We all know the disappointing statistics on women reaching senior levels in any field but especially in the private sector, in Parliament and in the Courts. But what is really stopping women getting there and why is progress so glacial? The answer coming out increasing strongly is "it's the culture, stupid!" At Murray Edwards College, University of Cambridge, one of the three remaining colleges for women, we have just undertaken a survey of our alumnae for our 60th Anniversary to examine their career and life experiences.
Of the respondents, just under 1,000 women, 38% said that the most difficult career challenge they found is the non-supportive culture of the workplace. This included bullying, gender discrimination, not having their work valued and a general sense of having to try harder than men. Shockingly, this is just as high in the 20-29 year old group, at 31%, as it is for older age groups. This response from young women rather challenges the view that we will gradually overcome our difficulties as more women climb the career ladder. So, the problem continues despite changes to the law on Equal Opportunities and despite many initiatives to help women succeed. Just to be clear, this concern was much higher than the challenges of balancing work and family life which was 22% overall.
This finding mirrors what McKinsey found in their 'Women Matter' work in the private sector. Companies have established a whole range of practical initiatives but change still doesn't come through.
We also asked our women what would be appealing or unappealing to them in an organisation. What they want is to have the chance to make a difference, to have their voice heard, to be valued and for progress to be based on merit. Many women said how surprised they had been after leaving the University of Cambridge to find that so often progress was not based on merit.
Again, from other studies we know that many women in the private sector decide to set up their own business because they find the work environment so unconducive.
All this says to me that we need a real dialogue with the many empathetic men there are, about how we can make progress to bring about this badly needed deep seated culture change. Of course, many men want these changes themselves, not least because they often see what is happening to their partners and have to try to support them. In our survey, apart from sheer drive and determination to overcome challenges, it was partners who were cited by the women as giving the most support.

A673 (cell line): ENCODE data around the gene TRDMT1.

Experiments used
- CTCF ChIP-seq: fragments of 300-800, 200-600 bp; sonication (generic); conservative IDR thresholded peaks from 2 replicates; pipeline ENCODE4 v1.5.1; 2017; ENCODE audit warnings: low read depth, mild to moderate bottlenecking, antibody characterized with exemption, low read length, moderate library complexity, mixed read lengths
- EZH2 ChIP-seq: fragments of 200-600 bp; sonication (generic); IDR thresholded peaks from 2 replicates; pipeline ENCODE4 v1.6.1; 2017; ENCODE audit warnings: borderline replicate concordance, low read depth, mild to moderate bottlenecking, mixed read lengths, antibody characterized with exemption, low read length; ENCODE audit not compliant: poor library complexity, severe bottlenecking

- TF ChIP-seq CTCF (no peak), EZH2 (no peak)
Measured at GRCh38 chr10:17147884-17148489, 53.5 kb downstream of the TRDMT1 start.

In my previous role as Chief Executive of Oxfam I was very privileged to work in an environment where there was real equality, with an even balance of men and women on the governing council and on the management team. That mixed environment was successful, collaborative and fun. But it is an organisation where the values are firm and at least the attempt to be truly equal and provide a conducive workplace for women is taken very seriously. That this is at least partly achieved in even the poorest countries of the world shows that change is possible. There has to be a strong sense of "this is the way we do things around here" which permeates every level and every activity.
We do need the initiatives to make good child care available, we do need women to develop networking skills but these simply are not enough. It has to be a real change in the values and culture of organisations so that the skills of women are better understood and the way they go about doing things is much more appreciated. What do I mean by that?
Once in my career as a Regional Director in the NHS, a colleague in a similar job accused me of not really wanting to hit waiting list targets. I was supported then by another saying "I didn't hear her say that, she is just going about it a different way from you". It was important, and extremely welcome, to have that support from a particular male colleague; how much better though to have our different skills and ways of working recognised and accepted as the norm in our work setting.
Unless we see a true cultural shift and change of attitude throughout the fabric of our workplaces, no matter how hard a college like Murray Edwards tries, it will still be difficult for our women to have the impact they aspire to in the world.